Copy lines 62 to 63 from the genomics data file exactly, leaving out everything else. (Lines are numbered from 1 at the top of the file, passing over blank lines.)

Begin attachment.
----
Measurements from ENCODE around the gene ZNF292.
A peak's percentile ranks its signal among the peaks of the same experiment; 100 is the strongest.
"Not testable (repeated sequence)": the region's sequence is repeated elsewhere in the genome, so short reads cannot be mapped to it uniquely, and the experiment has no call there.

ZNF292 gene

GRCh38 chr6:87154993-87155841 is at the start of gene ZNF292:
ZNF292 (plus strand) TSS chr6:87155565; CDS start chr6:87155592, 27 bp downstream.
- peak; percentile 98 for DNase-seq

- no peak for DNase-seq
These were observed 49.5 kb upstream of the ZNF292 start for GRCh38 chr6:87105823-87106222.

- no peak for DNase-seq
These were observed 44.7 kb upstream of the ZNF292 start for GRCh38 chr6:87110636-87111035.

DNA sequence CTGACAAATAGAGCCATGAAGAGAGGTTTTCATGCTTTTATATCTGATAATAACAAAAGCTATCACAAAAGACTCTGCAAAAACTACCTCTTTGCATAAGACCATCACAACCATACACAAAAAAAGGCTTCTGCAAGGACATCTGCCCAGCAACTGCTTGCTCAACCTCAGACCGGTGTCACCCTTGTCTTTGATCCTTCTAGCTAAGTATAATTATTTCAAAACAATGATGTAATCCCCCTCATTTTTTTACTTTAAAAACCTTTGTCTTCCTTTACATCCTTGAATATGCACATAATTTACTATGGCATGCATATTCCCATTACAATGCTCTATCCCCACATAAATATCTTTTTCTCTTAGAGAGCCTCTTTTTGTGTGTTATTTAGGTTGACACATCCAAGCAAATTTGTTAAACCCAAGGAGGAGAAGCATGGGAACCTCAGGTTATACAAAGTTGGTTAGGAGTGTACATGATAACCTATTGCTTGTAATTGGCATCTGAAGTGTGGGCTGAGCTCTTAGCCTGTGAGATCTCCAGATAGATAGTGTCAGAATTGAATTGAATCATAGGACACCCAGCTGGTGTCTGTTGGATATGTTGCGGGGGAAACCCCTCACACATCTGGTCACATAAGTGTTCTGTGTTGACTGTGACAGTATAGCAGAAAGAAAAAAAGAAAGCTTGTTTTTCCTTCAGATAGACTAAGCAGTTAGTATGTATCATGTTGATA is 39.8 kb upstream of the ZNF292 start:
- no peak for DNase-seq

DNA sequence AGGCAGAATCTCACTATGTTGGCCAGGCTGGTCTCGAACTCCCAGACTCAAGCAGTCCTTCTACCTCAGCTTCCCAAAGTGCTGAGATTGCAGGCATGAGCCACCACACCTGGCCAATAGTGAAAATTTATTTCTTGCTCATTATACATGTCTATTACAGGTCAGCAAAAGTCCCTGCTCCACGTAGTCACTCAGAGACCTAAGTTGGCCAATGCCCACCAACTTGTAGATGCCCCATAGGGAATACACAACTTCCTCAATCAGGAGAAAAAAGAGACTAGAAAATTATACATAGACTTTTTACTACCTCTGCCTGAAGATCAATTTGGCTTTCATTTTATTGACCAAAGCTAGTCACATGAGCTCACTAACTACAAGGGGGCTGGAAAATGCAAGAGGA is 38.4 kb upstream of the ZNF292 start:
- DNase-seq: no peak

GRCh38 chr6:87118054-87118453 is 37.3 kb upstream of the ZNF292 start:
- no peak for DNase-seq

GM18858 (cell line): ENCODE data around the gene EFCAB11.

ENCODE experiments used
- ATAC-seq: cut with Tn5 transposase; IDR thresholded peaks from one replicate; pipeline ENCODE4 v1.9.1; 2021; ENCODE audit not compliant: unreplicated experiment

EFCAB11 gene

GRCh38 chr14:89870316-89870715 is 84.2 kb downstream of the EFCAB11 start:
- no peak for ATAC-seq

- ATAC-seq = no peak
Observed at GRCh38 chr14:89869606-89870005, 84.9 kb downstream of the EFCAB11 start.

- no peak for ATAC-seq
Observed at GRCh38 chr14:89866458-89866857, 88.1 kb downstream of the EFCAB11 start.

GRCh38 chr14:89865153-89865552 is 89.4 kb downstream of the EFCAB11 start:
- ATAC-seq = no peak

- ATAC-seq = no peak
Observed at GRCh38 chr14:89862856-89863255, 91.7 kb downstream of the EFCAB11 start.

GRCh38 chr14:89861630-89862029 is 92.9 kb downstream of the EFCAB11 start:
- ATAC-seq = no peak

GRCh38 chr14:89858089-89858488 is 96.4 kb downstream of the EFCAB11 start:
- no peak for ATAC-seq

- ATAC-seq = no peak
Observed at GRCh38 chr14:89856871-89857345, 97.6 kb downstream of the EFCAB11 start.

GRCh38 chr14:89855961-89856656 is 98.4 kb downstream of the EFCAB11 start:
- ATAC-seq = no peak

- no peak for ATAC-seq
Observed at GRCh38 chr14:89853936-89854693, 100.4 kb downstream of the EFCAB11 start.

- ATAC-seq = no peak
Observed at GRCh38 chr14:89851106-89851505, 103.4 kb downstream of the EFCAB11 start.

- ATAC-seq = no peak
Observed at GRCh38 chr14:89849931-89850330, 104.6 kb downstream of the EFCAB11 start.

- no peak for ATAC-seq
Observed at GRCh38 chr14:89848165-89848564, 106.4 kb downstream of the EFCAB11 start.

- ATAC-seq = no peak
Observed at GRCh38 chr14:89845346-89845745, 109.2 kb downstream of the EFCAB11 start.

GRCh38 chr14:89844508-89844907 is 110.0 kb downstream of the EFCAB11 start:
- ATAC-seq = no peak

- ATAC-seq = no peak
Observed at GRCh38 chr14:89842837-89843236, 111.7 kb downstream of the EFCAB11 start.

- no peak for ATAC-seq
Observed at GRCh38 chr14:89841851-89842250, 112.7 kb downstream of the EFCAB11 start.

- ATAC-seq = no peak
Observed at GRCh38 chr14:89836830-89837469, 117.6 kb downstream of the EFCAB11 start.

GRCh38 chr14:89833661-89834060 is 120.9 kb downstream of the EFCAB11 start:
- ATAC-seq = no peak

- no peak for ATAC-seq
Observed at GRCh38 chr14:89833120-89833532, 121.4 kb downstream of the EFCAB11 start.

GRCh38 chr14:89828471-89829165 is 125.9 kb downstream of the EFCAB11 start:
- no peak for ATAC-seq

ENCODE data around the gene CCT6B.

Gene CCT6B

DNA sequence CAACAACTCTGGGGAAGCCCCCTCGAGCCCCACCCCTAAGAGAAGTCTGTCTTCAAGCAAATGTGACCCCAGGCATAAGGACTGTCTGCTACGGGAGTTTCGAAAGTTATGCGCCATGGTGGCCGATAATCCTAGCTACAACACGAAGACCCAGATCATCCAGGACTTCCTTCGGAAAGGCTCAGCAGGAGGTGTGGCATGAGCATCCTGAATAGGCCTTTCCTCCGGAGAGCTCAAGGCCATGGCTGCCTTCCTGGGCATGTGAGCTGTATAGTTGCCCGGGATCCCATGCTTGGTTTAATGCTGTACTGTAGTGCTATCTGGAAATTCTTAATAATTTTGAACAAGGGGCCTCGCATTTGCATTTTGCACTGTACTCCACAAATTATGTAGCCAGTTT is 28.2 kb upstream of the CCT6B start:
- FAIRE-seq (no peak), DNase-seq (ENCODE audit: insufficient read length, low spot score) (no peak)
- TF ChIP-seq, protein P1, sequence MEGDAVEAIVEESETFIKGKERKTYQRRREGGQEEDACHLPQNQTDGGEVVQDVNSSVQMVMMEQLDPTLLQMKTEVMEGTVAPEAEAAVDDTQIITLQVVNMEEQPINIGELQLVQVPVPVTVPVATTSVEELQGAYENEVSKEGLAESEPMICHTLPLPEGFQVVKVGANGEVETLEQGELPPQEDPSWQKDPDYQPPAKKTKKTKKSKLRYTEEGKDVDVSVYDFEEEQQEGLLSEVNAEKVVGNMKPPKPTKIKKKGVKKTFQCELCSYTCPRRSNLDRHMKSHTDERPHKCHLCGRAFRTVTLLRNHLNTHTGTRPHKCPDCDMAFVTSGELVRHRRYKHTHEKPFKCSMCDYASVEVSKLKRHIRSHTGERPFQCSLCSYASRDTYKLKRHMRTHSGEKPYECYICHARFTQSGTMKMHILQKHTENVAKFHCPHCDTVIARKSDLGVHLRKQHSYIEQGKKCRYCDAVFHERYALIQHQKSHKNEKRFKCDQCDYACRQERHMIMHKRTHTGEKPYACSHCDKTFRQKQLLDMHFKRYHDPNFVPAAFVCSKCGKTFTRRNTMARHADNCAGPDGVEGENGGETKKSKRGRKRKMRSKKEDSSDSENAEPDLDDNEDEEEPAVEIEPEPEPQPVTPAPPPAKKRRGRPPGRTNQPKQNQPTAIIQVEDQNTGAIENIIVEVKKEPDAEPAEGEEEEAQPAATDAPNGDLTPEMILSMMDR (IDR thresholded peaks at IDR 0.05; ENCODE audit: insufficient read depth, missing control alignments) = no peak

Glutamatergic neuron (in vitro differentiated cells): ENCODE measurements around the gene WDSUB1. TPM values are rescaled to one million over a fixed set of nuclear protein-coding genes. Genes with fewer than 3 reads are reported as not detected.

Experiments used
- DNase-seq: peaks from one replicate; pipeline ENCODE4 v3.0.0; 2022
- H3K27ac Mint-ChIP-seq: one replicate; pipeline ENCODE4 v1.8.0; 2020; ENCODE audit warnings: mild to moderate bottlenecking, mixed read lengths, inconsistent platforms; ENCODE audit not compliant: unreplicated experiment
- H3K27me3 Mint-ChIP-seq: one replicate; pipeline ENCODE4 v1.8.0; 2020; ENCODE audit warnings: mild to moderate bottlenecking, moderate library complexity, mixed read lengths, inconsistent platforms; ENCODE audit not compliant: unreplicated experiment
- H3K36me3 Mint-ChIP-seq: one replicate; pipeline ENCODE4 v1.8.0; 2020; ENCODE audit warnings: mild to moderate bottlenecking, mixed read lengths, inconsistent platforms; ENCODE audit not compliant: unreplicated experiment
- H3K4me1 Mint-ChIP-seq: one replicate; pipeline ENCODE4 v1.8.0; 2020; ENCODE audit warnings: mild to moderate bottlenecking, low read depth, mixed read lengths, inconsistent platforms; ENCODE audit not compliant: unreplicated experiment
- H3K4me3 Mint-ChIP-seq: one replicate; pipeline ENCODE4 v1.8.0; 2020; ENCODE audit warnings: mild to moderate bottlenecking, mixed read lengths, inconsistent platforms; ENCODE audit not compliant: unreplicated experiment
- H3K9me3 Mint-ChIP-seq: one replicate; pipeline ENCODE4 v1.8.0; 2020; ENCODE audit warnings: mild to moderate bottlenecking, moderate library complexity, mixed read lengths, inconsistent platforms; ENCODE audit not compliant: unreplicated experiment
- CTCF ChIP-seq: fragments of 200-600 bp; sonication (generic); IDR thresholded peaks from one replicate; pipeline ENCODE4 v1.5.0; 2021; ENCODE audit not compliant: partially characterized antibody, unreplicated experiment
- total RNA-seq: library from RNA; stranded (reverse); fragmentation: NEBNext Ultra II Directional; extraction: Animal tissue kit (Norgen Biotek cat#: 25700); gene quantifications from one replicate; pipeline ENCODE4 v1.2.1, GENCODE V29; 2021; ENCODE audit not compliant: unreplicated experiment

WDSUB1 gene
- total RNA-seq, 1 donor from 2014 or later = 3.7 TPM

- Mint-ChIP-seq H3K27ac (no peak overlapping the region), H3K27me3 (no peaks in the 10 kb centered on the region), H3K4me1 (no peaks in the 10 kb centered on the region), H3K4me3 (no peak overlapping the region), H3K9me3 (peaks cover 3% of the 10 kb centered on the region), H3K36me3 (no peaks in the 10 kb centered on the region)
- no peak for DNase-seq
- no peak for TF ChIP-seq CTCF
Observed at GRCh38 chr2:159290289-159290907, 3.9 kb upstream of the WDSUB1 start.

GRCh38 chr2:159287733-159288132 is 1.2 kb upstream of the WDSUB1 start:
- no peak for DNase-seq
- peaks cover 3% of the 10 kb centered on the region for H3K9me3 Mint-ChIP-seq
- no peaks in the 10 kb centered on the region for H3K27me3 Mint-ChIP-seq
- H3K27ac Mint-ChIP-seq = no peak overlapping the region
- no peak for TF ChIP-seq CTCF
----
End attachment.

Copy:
GRCh38 chr14:89828471-89829165 is 125.9 kb downstream of the EFCAB11 start:
- no peak for ATAC-seq